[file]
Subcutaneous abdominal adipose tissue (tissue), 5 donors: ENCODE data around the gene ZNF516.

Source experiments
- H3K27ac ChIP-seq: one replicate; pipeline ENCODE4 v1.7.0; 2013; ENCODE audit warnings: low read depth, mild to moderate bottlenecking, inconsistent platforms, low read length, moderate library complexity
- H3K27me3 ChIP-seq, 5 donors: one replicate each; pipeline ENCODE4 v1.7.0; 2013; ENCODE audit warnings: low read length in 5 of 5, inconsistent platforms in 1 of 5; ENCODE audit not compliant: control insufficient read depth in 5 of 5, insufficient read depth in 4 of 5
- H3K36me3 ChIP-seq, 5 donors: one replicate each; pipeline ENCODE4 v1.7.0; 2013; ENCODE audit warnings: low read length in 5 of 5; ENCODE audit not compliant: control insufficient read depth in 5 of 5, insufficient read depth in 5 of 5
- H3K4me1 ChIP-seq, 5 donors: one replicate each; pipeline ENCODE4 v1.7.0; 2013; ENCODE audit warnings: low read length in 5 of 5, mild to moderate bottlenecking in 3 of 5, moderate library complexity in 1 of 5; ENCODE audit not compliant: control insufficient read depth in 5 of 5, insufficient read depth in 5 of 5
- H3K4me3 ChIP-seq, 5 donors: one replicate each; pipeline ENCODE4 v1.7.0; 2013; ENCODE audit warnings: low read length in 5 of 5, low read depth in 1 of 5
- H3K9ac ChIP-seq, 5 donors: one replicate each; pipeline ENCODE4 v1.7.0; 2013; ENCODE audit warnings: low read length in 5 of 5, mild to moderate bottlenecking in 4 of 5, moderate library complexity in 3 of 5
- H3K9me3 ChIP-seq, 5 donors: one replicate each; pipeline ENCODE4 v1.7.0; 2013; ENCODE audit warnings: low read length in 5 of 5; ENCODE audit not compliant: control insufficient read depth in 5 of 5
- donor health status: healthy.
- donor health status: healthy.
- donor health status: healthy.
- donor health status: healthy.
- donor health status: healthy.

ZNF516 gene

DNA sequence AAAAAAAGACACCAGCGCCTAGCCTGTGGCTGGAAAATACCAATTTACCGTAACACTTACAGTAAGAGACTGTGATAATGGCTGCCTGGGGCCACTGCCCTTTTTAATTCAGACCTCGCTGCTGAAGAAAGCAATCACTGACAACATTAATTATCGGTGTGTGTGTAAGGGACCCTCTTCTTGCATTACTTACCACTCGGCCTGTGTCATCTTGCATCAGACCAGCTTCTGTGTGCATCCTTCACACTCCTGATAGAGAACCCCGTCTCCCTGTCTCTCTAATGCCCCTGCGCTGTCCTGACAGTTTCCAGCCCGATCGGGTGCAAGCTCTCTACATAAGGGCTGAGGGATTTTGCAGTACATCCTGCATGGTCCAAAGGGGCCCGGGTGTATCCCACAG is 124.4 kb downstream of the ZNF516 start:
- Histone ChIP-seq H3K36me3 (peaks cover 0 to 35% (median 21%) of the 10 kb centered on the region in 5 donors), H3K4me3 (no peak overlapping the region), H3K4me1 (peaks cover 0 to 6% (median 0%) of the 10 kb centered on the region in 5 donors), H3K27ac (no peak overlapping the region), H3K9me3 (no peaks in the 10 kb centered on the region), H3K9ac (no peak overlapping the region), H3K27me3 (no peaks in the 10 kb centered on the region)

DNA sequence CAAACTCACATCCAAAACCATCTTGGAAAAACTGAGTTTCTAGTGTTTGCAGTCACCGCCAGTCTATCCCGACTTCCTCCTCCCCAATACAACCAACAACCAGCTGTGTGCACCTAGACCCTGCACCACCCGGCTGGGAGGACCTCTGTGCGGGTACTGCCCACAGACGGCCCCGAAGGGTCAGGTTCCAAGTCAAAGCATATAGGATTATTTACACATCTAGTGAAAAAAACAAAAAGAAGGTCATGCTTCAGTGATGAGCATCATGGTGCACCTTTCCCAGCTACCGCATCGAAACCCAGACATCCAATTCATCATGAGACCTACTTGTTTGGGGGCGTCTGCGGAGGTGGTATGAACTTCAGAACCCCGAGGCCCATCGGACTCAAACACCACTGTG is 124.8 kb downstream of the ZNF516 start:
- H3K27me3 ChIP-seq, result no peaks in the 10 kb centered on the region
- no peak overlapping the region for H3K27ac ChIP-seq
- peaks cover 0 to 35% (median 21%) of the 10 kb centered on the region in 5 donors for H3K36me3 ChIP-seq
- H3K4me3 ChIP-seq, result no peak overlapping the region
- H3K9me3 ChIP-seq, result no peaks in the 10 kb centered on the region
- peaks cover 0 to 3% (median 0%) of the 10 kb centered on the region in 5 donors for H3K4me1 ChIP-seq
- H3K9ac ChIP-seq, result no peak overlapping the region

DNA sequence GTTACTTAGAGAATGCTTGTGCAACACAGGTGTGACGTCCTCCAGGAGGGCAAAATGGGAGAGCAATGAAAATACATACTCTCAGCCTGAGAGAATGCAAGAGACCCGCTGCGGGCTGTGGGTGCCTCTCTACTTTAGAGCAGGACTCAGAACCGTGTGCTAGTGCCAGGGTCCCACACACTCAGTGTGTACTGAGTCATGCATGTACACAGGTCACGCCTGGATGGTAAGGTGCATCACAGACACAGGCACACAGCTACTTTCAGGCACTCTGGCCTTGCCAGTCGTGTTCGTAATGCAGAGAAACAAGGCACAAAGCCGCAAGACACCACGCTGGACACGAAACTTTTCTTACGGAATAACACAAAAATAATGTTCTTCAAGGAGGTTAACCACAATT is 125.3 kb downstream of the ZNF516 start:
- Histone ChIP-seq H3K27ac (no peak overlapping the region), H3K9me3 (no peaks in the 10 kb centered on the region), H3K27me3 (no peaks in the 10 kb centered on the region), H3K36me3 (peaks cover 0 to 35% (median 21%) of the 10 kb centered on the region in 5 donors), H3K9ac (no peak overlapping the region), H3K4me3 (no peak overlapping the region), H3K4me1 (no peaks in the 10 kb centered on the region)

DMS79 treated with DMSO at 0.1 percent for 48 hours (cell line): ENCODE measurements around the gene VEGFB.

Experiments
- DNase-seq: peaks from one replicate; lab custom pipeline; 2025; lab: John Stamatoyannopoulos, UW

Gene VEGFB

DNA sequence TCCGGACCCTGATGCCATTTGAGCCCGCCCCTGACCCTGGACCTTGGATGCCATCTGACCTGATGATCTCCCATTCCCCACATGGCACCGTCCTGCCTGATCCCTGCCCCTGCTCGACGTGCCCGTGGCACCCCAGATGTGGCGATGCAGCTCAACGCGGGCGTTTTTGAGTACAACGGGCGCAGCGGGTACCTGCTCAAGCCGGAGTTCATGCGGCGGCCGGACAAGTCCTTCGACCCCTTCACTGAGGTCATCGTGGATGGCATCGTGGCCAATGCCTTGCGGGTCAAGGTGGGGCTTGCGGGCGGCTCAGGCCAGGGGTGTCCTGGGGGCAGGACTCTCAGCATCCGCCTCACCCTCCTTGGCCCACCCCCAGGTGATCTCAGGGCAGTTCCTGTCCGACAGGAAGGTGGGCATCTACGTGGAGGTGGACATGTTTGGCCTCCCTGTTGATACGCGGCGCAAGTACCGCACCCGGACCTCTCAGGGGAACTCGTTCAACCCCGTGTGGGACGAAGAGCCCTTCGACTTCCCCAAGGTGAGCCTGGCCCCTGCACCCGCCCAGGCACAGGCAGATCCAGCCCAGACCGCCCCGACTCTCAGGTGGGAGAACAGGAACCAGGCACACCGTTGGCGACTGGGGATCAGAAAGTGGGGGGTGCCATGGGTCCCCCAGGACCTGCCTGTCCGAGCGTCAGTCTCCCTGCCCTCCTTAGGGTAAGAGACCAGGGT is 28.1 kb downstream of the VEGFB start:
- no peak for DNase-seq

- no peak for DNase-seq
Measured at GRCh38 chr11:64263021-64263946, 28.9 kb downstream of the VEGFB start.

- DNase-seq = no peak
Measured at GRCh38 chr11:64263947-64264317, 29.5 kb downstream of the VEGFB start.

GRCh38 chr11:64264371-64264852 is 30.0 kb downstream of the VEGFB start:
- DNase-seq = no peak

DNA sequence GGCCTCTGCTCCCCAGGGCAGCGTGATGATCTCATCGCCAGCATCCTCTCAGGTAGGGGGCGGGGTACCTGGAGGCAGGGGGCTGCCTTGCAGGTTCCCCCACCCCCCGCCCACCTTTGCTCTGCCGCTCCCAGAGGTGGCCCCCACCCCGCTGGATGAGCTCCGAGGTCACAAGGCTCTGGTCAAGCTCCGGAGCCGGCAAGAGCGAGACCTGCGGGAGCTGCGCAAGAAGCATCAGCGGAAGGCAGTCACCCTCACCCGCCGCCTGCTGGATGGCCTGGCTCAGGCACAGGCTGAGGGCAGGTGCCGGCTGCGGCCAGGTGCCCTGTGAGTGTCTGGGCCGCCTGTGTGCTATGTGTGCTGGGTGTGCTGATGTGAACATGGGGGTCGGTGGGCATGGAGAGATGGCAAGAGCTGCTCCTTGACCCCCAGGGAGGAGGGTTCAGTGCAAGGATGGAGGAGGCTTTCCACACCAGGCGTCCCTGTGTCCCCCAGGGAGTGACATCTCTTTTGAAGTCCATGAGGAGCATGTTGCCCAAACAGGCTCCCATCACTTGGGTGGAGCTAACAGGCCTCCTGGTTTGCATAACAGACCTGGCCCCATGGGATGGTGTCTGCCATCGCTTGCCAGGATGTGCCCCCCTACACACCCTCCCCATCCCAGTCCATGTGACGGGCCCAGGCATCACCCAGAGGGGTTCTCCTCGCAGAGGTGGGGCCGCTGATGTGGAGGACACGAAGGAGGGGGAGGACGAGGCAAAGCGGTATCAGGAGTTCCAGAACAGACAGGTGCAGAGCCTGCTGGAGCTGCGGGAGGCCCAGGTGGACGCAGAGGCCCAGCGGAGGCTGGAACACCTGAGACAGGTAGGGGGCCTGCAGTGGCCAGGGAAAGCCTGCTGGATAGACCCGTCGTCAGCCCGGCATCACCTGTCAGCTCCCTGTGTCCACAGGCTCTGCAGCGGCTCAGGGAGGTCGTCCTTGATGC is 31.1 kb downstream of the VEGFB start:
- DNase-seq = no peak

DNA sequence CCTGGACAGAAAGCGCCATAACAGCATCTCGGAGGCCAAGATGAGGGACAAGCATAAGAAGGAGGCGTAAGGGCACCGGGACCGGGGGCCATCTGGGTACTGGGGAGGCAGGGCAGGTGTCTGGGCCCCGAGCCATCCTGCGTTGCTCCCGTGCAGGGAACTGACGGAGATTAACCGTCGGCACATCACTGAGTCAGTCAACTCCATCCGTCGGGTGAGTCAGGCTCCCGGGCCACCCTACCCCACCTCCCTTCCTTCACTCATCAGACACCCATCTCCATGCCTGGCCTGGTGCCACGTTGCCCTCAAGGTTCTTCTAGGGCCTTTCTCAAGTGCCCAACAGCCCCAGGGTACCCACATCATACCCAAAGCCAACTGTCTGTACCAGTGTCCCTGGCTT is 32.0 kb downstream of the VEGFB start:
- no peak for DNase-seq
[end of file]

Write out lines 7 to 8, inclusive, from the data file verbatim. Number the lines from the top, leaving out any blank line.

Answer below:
- H3K4me3 ChIP-seq, 5 donors: one replicate each; pipeline ENCODE4 v1.7.0; 2013; ENCODE audit warnings: low read length in 5 of 5, low read depth in 1 of 5
- H3K9ac ChIP-seq, 5 donors: one replicate each; pipeline ENCODE4 v1.7.0; 2013; ENCODE audit warnings: low read length in 5 of 5, mild to moderate bottlenecking in 4 of 5, moderate library complexity in 3 of 5